The quantity of C4d fragments or molecules containing them coating the micro-particles or erythrocytes is preferably of an order of magnitude close to the quantity of C4d fragments resulting from activation of complement in a pathological situation corresponding to humoral transplant rejection.

The internal standard is advantageously constituted by several populations of latex beads or of erythrocytes coated with C4d, each population having a given density of C4d which is different from that of the other populations which are used in respect of a tagging signal (for example a given level of fluorescence) in order to carry out the calibration. The various populations may result from a treatment of a first population (with a high concentration of C4d) with a proteolytic enzyme which degrades C4d.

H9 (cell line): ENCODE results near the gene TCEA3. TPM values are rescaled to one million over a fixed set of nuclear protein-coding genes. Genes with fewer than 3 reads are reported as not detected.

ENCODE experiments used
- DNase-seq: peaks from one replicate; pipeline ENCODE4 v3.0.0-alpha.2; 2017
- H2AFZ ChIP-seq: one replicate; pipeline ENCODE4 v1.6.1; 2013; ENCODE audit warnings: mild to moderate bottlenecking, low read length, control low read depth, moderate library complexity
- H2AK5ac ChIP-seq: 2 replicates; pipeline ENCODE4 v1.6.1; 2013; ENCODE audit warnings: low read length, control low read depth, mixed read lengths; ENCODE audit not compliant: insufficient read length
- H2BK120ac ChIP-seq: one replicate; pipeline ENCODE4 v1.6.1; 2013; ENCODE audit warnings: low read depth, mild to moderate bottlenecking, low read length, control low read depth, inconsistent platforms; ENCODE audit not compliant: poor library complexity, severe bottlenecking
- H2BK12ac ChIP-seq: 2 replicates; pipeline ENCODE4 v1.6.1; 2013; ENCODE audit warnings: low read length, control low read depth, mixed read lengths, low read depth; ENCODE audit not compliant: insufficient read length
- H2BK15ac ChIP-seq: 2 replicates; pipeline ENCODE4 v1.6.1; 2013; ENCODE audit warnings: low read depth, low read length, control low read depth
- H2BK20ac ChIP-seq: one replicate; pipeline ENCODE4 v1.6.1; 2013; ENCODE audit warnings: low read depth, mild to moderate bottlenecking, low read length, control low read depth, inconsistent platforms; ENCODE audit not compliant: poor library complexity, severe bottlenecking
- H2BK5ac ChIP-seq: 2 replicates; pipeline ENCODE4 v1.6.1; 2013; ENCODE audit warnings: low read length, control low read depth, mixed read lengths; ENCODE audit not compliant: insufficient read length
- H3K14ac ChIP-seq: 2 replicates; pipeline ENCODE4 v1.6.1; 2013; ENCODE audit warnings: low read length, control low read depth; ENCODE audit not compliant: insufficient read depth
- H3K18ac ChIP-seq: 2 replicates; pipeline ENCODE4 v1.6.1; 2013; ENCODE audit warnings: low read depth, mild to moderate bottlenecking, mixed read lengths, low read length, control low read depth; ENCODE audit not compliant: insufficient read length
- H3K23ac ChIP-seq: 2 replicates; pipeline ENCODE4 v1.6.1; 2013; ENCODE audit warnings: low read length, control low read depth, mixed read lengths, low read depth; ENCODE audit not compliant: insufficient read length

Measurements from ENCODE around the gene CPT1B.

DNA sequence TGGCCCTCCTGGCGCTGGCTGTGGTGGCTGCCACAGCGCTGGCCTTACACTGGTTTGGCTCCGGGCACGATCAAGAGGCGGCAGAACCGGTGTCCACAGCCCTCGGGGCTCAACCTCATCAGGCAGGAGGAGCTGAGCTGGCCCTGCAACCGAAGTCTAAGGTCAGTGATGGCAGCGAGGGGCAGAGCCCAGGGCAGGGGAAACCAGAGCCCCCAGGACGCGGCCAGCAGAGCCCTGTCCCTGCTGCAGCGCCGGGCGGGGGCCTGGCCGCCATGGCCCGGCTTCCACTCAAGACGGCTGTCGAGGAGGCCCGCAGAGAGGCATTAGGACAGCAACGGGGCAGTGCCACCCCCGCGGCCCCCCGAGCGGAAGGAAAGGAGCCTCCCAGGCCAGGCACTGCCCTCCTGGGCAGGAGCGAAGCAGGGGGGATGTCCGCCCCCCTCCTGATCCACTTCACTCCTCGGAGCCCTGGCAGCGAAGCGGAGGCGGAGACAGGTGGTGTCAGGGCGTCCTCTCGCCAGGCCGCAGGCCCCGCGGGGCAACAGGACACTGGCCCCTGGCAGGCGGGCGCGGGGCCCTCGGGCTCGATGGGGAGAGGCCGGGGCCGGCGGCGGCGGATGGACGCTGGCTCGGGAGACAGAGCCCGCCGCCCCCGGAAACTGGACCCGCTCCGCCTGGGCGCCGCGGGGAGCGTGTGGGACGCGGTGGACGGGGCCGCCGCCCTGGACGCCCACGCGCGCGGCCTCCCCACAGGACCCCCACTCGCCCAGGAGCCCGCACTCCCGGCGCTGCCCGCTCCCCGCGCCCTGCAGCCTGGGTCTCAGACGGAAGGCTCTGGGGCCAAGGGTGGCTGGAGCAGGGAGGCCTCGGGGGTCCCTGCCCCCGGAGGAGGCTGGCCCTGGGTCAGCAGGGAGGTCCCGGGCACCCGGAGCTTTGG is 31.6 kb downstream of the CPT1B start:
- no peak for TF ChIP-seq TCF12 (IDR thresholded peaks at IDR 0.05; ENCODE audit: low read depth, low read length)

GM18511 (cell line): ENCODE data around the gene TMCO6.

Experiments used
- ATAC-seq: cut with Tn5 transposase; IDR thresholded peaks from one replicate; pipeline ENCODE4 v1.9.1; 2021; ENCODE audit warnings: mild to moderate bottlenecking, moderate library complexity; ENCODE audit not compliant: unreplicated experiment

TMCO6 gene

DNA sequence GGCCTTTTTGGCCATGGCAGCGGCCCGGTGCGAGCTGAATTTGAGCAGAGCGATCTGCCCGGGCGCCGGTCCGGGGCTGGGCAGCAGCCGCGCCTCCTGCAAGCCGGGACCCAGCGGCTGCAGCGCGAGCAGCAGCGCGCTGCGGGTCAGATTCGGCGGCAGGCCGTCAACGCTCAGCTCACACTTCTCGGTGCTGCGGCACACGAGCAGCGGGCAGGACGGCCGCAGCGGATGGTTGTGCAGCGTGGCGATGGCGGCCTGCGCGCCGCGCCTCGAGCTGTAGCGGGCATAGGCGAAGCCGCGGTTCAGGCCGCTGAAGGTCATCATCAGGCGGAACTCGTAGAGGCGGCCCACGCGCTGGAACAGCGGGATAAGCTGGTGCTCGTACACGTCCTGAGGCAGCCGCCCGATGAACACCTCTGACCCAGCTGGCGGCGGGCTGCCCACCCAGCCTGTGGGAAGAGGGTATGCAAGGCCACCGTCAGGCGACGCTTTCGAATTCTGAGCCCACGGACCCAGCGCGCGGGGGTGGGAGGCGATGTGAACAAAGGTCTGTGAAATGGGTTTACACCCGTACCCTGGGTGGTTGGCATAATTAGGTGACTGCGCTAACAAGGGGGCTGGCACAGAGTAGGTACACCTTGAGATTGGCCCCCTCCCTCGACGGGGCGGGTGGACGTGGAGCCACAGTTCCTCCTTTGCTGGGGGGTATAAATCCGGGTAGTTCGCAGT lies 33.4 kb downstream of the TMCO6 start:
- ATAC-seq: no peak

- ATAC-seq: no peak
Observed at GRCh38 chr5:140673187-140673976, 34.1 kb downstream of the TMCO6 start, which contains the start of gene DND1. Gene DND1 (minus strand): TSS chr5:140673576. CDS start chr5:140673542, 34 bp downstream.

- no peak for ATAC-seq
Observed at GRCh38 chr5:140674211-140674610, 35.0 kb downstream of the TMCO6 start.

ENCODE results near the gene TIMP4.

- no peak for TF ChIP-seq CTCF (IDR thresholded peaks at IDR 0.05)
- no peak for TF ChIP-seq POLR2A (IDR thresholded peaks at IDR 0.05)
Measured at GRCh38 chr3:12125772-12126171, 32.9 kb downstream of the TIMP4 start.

For this reason, when the supply of C4d fragments results from complete activation of complement in a normal blood sample, it is possible to treat the particles or the erythrocytes coated with the C4d fragments to remove a portion. The treatment with an enzyme such as trypsin results, for example, in keeping the C4d fragments bound to sugars at the erythrocyte surface.

In a particular implementation of the invention, the C4d fragments deposited or accessible within the molecules containing them occupy between 100 and 5000 or even up to 10000 sites of a micro-particle or an erythrocyte of the composition constituting the internal standard.